Vintage Makeup Advertisments vs. Today’s 

I worked in advertising for a few months, fresh out of college. Inexperienced, but eager to learn. And oh did I learn…

It’s no longer a glamorous sector of the business world. It’s hard driven with competition, profit,  fast paced deadlines and demands. Yes, these were still the factors of the time during the golden age of advertising (calling Don Drapper and all PamAm flight attendants). Yet, there seems to lack a sense of innovation.

Now with  social media, digital outputs and clever promotional tie-ups , modern day advertising has taken it to the next level. Demand for the creative juices are now forcibly squeezed out of the agencies.

But, what am I to say for I’ve only worked in the field for less than one year.  I’m here to talk about cosmetics and their advertisments.

When you think vintage advertising you visualize illustrated home mommies, smiling milk men, lots of cluttered text and big bright fonts of “buy now” or “it’s the best”. That until which in 1959 the agency DDB released the incredible “Think Small” campaign for Volkswagon. Altering advertising to what it is today.

Make up is not hard to sell   It’s the brand. With so many identical products brands fight to get the consumer to gleam over the packaging, the contrasted hues, and to awe  over the ideal woman with the use of their brand.  In both yesterday’s and today’s makeup advertisments it is till the same motive. However, the approach is very different.

The early vintage ads (1940s) were keen on setting an example on how the product can be applied to their lifestyle. Shaping the idea that makeup is part of a woman’s life.  (Feminist ideals in play right about now). Ads for brands such as Max Factor and Revlon would present how lipstick can keep you glamorous for the man of your dreams, or while packing his lunch. Again, let’s be thankful we live in a progressive society. The ads would also provide visuallization of what shade would suit you, the ways you can use the product and of course the sell point of the product. It also gave a gleam of happiness for the women. Living through the war, having a bit of glamour helped keep a light of happiness during such a dark time.

 

Today’s ads are highly minimal. It literally is product centric. Look at Clinic amd Georgio Armani’s campaigns compared to those vintage ones.

Huge difference?  Because makeup has become a woman’s “essential” advertisers assume that there no longer needs to be a guide for the product. Simple text of the highlight  of the product, and the strong brand name together SELLS.

Don’t think that vintage ads never had celebrity endorsers. Hollywood took big advantage of that. When Hollywood starlets such a Rita Hayworth and Marilyn Monroe were promoting for their newest picture they would be featured in a brands ad. Selling the everyday woman the same lipstick Marilyn wore in the movies or from her own personal “line”.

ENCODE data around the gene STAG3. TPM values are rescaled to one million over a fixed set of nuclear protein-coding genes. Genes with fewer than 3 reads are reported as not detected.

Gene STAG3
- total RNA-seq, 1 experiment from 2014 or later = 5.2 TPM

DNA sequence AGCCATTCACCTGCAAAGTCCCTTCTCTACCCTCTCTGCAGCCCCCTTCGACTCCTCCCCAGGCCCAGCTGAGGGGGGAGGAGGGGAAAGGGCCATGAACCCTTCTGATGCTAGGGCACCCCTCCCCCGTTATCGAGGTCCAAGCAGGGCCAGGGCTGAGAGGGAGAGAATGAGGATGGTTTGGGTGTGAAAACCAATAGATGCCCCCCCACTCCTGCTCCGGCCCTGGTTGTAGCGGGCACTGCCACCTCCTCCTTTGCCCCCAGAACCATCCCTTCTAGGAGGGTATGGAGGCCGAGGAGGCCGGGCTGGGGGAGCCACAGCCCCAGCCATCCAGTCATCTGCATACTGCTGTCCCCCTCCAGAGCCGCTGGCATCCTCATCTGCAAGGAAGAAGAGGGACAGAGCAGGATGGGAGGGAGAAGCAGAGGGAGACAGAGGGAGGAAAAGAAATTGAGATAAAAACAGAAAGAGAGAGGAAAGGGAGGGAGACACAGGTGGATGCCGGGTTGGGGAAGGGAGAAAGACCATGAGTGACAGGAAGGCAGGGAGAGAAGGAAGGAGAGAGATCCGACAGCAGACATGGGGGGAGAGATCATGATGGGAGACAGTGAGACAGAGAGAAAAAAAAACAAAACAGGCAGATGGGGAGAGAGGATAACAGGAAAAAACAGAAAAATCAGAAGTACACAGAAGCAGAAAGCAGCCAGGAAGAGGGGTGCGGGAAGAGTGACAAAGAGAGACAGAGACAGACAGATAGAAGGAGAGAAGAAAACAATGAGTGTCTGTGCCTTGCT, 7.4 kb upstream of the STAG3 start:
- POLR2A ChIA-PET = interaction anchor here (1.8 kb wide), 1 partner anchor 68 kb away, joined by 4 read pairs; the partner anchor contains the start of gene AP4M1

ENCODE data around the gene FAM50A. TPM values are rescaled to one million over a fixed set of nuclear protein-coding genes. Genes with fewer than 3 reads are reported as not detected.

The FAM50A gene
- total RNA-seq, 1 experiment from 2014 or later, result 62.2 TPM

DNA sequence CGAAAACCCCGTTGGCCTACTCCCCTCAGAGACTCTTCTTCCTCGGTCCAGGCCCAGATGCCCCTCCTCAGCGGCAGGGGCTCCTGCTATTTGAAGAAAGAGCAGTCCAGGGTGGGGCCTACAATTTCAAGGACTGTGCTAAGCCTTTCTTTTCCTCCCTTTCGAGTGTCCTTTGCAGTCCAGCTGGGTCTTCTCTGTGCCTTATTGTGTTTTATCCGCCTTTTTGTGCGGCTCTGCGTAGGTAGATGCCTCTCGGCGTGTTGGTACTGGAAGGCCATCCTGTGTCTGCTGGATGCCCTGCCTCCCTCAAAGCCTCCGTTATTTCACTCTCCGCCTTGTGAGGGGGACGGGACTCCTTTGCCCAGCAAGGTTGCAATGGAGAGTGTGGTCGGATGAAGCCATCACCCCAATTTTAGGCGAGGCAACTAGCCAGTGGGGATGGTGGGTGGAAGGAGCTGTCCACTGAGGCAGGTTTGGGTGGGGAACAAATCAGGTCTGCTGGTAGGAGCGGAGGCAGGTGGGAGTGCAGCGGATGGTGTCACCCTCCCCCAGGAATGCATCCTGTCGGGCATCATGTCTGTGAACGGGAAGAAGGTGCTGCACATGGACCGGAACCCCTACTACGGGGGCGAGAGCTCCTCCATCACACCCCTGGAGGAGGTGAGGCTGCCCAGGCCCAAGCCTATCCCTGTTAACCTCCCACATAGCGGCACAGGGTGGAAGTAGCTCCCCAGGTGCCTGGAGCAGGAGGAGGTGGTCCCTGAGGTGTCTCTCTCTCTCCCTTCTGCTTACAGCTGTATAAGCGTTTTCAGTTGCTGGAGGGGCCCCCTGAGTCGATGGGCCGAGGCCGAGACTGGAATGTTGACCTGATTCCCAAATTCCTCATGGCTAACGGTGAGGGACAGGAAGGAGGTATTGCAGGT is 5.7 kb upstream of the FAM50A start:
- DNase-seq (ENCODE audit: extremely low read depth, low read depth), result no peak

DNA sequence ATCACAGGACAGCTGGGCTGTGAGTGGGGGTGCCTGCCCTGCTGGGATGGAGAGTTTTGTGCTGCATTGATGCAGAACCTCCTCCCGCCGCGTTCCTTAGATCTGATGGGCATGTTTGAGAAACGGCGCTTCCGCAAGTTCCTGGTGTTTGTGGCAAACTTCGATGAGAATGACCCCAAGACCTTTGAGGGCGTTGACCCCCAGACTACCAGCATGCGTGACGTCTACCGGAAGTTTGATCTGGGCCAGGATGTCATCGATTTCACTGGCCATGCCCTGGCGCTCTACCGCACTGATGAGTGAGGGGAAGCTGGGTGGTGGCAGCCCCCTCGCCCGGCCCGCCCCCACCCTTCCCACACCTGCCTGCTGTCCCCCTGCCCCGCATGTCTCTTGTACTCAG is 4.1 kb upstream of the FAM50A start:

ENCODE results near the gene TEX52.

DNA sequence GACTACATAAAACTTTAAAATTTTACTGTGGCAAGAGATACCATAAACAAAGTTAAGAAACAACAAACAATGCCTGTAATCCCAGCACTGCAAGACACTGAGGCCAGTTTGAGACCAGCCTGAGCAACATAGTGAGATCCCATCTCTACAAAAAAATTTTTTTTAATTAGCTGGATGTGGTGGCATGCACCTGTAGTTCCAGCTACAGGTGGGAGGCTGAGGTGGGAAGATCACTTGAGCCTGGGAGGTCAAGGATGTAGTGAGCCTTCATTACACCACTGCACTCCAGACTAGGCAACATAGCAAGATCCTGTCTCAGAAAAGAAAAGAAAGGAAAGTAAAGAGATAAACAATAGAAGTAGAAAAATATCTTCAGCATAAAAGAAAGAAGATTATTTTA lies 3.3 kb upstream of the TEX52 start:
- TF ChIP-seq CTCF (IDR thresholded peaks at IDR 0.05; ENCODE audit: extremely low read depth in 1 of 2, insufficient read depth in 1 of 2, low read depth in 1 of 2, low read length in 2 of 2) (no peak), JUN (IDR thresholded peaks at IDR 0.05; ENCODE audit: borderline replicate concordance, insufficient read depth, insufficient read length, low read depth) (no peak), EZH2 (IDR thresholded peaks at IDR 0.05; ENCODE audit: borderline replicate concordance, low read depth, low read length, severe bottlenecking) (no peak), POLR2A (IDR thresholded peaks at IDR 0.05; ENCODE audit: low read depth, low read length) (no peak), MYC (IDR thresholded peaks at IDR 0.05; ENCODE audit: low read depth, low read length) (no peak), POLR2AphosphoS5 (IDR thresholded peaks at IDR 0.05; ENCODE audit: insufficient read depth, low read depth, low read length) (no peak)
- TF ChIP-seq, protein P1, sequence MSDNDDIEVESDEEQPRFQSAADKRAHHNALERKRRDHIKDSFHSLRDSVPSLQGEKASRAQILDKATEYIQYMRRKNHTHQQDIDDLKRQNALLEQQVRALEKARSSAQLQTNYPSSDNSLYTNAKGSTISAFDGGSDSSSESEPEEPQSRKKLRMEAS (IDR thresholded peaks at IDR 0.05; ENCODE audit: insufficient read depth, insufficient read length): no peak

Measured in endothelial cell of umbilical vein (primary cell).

No difference today. We still see celebrity endorsed products. From Emma Stone for Revlon, Lorde for MAC and Rihanna’s Viv La Glam campaign for MAC. Yet, of course visually it’s minimal, clean, and more focused on the celebrity.

 

Both eras of advertising though have a similar angle. Towards the end of the 1950s brands such as Revlon began going on a high fashion stance. Post-war America was now gripping the glory and through the fashion it definitely showed. When they began to produce these ads makeup began to seem like an investment. The ads perceived a fantasy of glamour, richness, beauty and elegance. The life women of the post-war yearn for.

 

Today, the high fashion angle is played through creativity. MAC’s advertisements always used the products to show the capabilities. Mixing  of the colors applied in artsy ways. Glittered eye shadow on the cheeks with a pink falsies and heavy blue cat eyes. Looks that the normal girl would probably never try, but the fact that they show the possibilities of their products is what makes them sell.

 

 

Overall, I love to see the progress of advertising. And this is one way of observing how far we’ve come in marketing and creativity. I personally prefer the vintage ads because they give emotion. Which is hard to execute in today’s ads, especially for cosmetics. Even though filled with content, it gave us a moment to look into the ad. Actually read it and understand. But, because we now have no time for anything, advertisements have been minimal and somewhat watered down. Which ads to you prefer?

 

 

 

 

 

 

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3 thoughts on “Vintage Makeup Advertisments vs. Today’s 

  1. Such a cool post! I like both ads, but for different reasons. The vintage ads compell me to pay more attention to the products since I have to invest time reading. But the modern ads are extremely visually appealing, but I don’t feel as compelled to learn about the product. It’s super interesting.

    Like

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